Windows Legacy OS forum

General discussion

How to Detect Hackers???

by mavaddat / January 28, 2005 3:28 PM PST

Hi guys,

Is there anywhere or anyway that I can check if a hacker has been or is hacking in my PC and if they have left something left to report back my on/off line acitivities??

Have a nice day,

Discussion is locked
You are posting a reply to: How to Detect Hackers???
The posting of advertisements, profanity, or personal attacks is prohibited. Please refer to our CNET Forums policies for details. All submitted content is subject to our Terms of Use.
Track this discussion and email me when there are updates

If you're asking for technical help, please be sure to include all your system info, including operating system, model number, and any other specifics related to the problem. Also please exercise your best judgment when posting in the forums--revealing personal information such as your e-mail address, telephone number, and address is not recommended.

You are reporting the following post: How to Detect Hackers???
This post has been flagged and will be reviewed by our staff. Thank you for helping us maintain CNET's great community.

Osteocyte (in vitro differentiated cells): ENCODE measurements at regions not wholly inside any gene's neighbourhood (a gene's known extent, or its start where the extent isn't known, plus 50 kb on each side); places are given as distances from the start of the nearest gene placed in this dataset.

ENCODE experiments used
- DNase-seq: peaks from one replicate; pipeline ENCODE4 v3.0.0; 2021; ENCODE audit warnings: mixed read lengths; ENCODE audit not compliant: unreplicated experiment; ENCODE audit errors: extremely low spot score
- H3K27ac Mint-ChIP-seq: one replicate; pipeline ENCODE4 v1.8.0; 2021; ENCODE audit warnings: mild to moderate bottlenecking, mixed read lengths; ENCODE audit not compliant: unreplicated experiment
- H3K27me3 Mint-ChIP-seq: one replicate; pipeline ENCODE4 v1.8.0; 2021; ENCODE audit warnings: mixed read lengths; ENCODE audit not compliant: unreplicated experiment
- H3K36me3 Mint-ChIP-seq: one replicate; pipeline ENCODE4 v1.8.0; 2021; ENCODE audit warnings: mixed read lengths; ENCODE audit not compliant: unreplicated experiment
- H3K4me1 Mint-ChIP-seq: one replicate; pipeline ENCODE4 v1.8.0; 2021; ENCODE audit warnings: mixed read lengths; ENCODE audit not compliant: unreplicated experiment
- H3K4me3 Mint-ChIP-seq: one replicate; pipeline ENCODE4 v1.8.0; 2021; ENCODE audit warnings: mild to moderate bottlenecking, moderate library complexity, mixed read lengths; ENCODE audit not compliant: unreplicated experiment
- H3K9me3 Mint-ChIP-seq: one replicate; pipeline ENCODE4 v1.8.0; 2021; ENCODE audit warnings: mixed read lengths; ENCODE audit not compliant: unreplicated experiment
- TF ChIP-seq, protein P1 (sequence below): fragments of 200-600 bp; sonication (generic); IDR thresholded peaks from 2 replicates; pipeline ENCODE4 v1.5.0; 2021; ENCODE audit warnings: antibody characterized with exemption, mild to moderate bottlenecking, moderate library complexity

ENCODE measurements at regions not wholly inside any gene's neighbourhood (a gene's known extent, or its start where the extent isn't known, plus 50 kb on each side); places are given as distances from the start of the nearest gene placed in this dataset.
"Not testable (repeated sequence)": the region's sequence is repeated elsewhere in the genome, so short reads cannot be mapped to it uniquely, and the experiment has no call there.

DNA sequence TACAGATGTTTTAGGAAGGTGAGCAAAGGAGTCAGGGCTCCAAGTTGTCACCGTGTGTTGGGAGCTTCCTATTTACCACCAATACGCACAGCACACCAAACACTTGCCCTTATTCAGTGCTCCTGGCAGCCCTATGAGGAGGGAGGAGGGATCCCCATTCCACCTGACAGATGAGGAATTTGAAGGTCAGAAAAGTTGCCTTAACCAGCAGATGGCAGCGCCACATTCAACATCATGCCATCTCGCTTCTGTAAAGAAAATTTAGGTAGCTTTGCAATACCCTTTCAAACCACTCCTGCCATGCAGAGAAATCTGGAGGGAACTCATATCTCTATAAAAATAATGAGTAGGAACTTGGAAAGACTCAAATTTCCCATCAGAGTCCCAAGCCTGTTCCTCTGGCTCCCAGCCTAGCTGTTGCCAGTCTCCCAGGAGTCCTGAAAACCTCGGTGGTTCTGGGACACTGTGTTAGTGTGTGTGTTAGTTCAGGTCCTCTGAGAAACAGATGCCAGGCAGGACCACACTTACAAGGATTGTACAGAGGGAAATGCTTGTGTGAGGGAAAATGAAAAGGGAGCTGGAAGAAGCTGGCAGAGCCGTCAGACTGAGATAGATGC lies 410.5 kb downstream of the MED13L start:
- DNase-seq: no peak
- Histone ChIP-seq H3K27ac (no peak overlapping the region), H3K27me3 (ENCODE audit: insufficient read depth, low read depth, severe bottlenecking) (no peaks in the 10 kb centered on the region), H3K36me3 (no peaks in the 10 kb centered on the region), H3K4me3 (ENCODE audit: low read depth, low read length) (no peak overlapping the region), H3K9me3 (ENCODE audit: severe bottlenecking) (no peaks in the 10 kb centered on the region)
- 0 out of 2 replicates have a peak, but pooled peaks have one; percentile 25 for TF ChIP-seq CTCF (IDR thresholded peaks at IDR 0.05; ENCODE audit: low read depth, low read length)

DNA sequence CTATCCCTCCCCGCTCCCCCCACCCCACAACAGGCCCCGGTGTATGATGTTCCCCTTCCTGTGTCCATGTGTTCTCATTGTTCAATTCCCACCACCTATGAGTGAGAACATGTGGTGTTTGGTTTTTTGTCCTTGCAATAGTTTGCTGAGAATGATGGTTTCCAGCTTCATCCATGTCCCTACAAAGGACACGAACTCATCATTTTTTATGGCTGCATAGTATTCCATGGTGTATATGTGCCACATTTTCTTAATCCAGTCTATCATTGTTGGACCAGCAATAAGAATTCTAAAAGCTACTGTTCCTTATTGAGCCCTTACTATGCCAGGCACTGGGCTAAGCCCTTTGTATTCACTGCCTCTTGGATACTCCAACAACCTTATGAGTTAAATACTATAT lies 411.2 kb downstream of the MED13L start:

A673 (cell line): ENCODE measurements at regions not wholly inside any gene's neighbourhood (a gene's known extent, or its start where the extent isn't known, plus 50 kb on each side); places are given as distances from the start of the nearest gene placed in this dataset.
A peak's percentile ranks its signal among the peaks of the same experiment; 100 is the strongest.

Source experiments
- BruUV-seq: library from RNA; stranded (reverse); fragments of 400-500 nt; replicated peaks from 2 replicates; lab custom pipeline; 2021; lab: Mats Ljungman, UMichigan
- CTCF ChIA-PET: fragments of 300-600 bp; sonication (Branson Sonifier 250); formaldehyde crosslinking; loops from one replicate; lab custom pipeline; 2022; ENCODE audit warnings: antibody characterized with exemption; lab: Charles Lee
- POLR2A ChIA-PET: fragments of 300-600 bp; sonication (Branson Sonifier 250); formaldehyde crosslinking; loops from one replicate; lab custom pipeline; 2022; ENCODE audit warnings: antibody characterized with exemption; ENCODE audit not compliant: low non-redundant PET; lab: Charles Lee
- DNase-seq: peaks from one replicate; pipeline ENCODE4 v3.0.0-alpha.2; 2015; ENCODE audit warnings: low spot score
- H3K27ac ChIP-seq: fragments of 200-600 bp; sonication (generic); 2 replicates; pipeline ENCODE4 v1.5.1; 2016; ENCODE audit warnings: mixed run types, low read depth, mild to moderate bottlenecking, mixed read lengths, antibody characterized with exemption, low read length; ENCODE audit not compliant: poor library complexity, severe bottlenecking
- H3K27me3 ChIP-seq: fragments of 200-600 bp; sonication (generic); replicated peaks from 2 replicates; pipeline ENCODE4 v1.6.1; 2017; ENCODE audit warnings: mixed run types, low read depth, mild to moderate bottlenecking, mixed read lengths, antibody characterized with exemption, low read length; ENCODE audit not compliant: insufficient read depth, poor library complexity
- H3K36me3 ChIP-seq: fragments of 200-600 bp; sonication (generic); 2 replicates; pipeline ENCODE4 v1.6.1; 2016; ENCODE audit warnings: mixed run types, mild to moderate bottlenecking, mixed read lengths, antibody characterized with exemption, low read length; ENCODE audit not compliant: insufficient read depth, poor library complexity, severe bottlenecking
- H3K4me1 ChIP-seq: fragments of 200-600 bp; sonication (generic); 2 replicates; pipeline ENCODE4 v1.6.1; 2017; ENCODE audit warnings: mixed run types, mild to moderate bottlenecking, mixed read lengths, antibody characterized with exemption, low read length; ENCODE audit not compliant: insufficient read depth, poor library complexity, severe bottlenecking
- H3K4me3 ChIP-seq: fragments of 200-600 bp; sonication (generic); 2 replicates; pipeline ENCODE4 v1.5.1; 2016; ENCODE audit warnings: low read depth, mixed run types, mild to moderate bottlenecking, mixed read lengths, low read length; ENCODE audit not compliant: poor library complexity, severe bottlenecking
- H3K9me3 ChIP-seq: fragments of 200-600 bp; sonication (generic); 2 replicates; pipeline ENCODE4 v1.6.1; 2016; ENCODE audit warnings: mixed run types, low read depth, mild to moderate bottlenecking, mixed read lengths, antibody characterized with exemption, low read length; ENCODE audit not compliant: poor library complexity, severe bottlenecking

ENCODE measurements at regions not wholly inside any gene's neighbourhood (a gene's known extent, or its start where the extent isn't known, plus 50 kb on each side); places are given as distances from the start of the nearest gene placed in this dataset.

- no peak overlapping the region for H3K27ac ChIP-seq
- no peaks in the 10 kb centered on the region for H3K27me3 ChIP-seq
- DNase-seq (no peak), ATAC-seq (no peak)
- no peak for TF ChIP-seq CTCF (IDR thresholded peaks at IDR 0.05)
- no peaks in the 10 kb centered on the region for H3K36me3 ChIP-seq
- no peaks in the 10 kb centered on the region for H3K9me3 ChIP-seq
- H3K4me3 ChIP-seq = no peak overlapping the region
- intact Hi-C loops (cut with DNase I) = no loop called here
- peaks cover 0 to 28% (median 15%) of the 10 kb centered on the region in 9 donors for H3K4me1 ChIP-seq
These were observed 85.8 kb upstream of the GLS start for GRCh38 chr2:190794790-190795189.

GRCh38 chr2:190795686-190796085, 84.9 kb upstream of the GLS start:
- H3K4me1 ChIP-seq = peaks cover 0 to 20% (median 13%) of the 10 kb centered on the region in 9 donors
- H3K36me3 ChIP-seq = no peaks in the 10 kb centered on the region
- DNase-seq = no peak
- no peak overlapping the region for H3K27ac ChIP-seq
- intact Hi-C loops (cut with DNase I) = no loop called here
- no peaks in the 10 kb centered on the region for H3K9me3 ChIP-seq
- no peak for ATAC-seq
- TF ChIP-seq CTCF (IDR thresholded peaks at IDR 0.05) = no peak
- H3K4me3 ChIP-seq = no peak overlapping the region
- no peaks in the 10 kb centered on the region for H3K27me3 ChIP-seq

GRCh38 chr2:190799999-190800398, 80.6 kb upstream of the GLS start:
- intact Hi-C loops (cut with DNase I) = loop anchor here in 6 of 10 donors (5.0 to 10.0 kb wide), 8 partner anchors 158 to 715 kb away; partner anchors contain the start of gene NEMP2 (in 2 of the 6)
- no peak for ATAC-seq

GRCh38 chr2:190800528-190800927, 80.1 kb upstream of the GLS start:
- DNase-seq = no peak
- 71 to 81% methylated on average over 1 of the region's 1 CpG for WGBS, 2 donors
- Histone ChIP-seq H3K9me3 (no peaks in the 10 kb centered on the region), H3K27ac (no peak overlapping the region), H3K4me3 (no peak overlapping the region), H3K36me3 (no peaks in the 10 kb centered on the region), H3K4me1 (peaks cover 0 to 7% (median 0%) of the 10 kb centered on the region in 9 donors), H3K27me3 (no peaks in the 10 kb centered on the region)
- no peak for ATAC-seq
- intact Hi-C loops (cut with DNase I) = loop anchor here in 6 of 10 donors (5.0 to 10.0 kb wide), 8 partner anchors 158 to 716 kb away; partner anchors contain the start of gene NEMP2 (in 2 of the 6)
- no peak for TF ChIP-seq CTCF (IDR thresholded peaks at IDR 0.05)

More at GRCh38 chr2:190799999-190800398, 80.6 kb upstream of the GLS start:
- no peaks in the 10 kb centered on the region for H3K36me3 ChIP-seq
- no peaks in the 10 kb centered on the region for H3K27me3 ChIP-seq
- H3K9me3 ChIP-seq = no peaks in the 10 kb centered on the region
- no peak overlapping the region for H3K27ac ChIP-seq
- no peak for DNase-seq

Sorry, there was a problem flagging this post. Please try again now or at a later time.
If you believe this post is offensive or violates the CNET Forums' Usage policies, you can report it below (this will not automatically remove the post). Once reported, our moderators will be notified and the post will be reviewed.
Collapse -
How to Detect Hackers???
by sp_100 / January 28, 2005 4:58 PM PST
Collapse -
I was thinking of a bit more sophisticated Hacker....
by mavaddat / January 28, 2005 5:39 PM PST

I am referring to a bit more sophisticated hacker, the one that brakes into your computer and looks around in real time and then leaves something behind on ones hard drive or memory that is not detected by usual virus/spyware scanning that is offered on the usual websites such as TrendMicro or CA etc.

If you know of somewhere were I could start from that would be very helpful.


Collapse -
It seems to me that
by MarkFlax Forum moderator / January 28, 2005 7:05 PM PST

there is very little you can do if you are unprotected and a hacker has already got in.

The problem is, they can leave programs anywhere on your system and the only way you could find if something has been added is to do a comparison, somehow, of file numbers and/or file sizes, or disk used size, compared to a "norm". But setting that norm after the event would not work of course, and in any case I don't know how you could do it.

One way is to "track" your computer. What is it doing that you do not expect or cannot explain? Is it communicating over the interent when you are not surfing? Are there programs running in the background that you do not recognise?

You can check background processes easily enough, although it is a laborious process. Open up Task Manager, (right click the Task Bar and choose Task Manager), and in the Applications tab, are there any applications, (programs), running that you cannot see on the desktop?

Under the Processes tab, check each process with the web site below, and see what each process does.

The web site is;